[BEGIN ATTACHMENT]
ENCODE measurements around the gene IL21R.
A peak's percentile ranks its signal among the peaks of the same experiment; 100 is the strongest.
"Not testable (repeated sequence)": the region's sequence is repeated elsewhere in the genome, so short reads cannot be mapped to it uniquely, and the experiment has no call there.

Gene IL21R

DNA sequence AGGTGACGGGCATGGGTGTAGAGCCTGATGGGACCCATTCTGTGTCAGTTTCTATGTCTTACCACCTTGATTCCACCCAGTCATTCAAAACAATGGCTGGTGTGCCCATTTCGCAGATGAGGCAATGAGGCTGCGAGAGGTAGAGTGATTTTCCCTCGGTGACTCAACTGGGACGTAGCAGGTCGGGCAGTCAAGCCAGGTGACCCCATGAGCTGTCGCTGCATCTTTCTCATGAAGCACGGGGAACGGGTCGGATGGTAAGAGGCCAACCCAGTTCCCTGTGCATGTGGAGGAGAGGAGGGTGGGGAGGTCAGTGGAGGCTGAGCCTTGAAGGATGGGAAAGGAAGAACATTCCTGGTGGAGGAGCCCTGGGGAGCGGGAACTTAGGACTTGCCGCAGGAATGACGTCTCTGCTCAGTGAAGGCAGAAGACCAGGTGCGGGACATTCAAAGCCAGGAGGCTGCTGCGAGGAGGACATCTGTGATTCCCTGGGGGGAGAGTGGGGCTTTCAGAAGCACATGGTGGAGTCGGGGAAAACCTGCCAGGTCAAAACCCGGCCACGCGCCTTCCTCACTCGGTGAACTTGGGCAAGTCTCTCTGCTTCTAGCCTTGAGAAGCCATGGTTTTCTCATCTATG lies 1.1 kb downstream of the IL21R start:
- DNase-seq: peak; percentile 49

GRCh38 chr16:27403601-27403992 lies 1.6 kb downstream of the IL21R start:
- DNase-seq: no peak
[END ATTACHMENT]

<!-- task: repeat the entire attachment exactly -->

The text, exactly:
ENCODE measurements around the gene IL21R.
A peak's percentile ranks its signal among the peaks of the same experiment; 100 is the strongest.
"Not testable (repeated sequence)": the region's sequence is repeated elsewhere in the genome, so short reads cannot be mapped to it uniquely, and the experiment has no call there.

Gene IL21R

DNA sequence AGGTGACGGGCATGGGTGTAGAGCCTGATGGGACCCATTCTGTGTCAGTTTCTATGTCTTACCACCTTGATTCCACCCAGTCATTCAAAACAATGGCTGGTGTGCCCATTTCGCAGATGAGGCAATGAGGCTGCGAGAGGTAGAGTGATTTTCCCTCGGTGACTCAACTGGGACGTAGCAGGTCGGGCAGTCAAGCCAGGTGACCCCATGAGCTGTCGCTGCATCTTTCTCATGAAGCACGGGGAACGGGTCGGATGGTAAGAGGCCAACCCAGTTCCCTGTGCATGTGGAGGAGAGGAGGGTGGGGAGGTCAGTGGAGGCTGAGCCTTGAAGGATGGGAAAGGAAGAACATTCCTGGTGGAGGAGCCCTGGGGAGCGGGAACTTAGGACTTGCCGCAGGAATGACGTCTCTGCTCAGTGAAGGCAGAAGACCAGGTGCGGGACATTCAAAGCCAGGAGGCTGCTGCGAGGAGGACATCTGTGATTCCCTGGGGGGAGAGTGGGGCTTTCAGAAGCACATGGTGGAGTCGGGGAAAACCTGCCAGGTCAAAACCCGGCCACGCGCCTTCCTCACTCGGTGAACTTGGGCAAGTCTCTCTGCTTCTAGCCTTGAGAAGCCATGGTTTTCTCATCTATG lies 1.1 kb downstream of the IL21R start:
- DNase-seq: peak; percentile 49

GRCh38 chr16:27403601-27403992 lies 1.6 kb downstream of the IL21R start:
- DNase-seq: no peak